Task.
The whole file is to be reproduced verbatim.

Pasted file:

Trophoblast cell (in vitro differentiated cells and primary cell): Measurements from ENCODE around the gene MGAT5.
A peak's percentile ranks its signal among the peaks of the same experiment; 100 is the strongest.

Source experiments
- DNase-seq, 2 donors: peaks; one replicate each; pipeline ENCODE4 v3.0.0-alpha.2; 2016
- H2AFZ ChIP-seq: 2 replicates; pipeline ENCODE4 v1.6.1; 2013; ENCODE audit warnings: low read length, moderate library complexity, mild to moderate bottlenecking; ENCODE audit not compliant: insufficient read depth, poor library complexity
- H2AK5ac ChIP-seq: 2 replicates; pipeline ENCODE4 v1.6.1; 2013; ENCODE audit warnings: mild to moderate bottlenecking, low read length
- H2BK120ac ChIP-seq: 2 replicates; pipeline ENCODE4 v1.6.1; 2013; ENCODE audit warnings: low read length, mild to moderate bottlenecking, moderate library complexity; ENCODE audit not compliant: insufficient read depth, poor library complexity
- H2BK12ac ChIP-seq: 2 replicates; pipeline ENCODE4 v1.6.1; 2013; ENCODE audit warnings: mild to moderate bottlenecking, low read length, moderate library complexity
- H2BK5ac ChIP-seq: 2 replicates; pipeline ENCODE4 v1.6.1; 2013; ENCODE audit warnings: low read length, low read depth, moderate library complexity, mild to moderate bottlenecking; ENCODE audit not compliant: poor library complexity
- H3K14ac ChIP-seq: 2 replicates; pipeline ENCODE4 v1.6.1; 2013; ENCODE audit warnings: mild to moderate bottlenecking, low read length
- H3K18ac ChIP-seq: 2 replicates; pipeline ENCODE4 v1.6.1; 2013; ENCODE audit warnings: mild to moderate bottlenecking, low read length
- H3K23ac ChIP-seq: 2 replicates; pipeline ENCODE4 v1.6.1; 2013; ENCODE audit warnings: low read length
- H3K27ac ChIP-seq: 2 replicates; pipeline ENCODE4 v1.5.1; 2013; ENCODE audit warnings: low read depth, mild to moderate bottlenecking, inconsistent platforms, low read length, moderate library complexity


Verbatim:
Trophoblast cell (in vitro differentiated cells and primary cell): Measurements from ENCODE around the gene MGAT5.
A peak's percentile ranks its signal among the peaks of the same experiment; 100 is the strongest.

Source experiments
- DNase-seq, 2 donors: peaks; one replicate each; pipeline ENCODE4 v3.0.0-alpha.2; 2016
- H2AFZ ChIP-seq: 2 replicates; pipeline ENCODE4 v1.6.1; 2013; ENCODE audit warnings: low read length, moderate library complexity, mild to moderate bottlenecking; ENCODE audit not compliant: insufficient read depth, poor library complexity
- H2AK5ac ChIP-seq: 2 replicates; pipeline ENCODE4 v1.6.1; 2013; ENCODE audit warnings: mild to moderate bottlenecking, low read length
- H2BK120ac ChIP-seq: 2 replicates; pipeline ENCODE4 v1.6.1; 2013; ENCODE audit warnings: low read length, mild to moderate bottlenecking, moderate library complexity; ENCODE audit not compliant: insufficient read depth, poor library complexity
- H2BK12ac ChIP-seq: 2 replicates; pipeline ENCODE4 v1.6.1; 2013; ENCODE audit warnings: mild to moderate bottlenecking, low read length, moderate library complexity
- H2BK5ac ChIP-seq: 2 replicates; pipeline ENCODE4 v1.6.1; 2013; ENCODE audit warnings: low read length, low read depth, moderate library complexity, mild to moderate bottlenecking; ENCODE audit not compliant: poor library complexity
- H3K14ac ChIP-seq: 2 replicates; pipeline ENCODE4 v1.6.1; 2013; ENCODE audit warnings: mild to moderate bottlenecking, low read length
- H3K18ac ChIP-seq: 2 replicates; pipeline ENCODE4 v1.6.1; 2013; ENCODE audit warnings: mild to moderate bottlenecking, low read length
- H3K23ac ChIP-seq: 2 replicates; pipeline ENCODE4 v1.6.1; 2013; ENCODE audit warnings: low read length
- H3K27ac ChIP-seq: 2 replicates; pipeline ENCODE4 v1.5.1; 2013; ENCODE audit warnings: low read depth, mild to moderate bottlenecking, inconsistent platforms, low read length, moderate library complexity